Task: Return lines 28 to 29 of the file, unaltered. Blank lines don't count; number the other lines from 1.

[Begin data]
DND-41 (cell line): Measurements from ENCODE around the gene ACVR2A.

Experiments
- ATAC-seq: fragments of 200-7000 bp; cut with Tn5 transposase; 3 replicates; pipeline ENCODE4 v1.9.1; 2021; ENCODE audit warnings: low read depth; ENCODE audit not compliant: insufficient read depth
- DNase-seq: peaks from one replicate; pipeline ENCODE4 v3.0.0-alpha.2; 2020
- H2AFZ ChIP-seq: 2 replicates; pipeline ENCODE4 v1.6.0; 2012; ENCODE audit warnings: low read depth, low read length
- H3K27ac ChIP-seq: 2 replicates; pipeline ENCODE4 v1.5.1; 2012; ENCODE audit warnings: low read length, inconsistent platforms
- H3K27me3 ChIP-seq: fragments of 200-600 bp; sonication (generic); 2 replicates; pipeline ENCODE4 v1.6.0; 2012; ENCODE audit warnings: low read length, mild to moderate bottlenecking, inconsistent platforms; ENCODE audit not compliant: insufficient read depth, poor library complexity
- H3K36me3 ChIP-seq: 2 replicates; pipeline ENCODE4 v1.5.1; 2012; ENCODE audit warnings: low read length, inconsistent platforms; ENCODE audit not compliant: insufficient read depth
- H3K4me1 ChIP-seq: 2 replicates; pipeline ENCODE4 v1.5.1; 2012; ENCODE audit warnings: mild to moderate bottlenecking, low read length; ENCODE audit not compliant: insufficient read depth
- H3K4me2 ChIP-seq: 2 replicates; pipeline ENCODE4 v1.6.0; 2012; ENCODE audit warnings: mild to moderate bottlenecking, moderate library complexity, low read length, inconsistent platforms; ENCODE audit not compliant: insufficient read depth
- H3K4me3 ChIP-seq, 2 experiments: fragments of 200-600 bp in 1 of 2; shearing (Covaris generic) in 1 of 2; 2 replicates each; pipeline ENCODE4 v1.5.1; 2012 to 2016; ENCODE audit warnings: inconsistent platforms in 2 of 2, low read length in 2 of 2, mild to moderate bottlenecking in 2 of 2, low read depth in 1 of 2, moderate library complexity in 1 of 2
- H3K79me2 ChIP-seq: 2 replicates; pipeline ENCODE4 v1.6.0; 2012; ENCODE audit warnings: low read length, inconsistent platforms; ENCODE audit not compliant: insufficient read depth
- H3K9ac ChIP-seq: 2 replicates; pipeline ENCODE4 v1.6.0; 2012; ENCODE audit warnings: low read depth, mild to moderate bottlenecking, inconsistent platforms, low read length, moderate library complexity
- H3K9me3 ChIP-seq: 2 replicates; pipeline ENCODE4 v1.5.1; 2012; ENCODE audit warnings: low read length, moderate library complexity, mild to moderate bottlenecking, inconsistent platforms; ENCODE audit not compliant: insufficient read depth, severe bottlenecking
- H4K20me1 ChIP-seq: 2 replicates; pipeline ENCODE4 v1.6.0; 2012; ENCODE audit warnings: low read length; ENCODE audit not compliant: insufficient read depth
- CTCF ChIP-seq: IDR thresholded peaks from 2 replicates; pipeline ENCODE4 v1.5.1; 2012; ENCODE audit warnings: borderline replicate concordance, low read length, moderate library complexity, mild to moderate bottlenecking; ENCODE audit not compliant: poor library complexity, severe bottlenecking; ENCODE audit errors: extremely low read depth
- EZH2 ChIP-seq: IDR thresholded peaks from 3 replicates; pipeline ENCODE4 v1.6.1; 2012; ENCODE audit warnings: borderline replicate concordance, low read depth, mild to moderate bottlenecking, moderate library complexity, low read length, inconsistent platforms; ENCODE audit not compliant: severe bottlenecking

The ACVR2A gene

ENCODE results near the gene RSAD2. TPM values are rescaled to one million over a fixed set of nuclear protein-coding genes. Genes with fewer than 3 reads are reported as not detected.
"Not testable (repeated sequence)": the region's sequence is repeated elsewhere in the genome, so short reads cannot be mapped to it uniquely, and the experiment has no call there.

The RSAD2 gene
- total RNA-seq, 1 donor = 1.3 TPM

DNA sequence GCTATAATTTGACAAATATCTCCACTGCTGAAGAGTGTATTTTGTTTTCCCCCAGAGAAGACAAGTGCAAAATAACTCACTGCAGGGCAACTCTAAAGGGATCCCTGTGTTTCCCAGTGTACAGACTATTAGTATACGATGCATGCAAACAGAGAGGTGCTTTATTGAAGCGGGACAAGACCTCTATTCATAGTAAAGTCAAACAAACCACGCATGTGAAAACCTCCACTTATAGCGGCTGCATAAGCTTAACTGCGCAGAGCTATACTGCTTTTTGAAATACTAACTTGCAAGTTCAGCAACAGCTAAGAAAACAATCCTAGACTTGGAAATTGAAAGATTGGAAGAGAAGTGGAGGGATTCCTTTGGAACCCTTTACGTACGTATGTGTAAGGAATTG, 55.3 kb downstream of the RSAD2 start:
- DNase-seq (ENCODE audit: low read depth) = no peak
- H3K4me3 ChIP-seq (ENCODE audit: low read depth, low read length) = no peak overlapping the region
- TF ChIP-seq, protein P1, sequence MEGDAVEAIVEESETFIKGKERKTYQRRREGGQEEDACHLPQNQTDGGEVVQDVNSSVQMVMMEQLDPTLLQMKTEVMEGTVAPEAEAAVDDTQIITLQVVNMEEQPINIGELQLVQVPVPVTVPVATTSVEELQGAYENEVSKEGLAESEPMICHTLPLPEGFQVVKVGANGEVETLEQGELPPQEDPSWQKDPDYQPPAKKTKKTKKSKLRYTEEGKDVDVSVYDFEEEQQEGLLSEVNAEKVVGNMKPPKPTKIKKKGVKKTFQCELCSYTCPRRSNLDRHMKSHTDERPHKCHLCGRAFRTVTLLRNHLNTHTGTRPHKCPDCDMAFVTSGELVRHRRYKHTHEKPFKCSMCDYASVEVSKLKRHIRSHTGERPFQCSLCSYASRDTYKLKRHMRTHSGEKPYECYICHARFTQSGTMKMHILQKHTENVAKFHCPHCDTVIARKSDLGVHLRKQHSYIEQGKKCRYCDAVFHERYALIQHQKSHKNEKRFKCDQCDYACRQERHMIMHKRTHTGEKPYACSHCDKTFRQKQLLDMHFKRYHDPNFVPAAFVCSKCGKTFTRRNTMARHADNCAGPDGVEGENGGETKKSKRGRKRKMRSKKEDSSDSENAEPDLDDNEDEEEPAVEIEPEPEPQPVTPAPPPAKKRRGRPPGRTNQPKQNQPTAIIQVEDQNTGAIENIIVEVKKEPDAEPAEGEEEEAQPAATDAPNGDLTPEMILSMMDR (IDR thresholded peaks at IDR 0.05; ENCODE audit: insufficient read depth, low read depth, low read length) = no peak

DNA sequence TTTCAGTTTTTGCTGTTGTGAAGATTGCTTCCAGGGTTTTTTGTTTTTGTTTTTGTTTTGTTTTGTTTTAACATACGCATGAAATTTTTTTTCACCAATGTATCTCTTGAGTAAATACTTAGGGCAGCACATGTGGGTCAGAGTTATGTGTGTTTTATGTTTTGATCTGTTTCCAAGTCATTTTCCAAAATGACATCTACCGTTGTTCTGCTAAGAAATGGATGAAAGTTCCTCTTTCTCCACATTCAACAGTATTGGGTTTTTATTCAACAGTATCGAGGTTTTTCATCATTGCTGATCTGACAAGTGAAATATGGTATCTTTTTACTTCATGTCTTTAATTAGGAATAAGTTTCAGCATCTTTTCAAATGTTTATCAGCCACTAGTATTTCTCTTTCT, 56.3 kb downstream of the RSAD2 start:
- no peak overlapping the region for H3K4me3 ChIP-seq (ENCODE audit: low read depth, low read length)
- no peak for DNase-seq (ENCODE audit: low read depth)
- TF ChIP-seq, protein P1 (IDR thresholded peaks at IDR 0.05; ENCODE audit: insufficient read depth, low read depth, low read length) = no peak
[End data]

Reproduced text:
- no peak overlapping the region for H3K4me3 ChIP-seq (ENCODE audit: low read depth, low read length)
- no peak for DNase-seq (ENCODE audit: low read depth)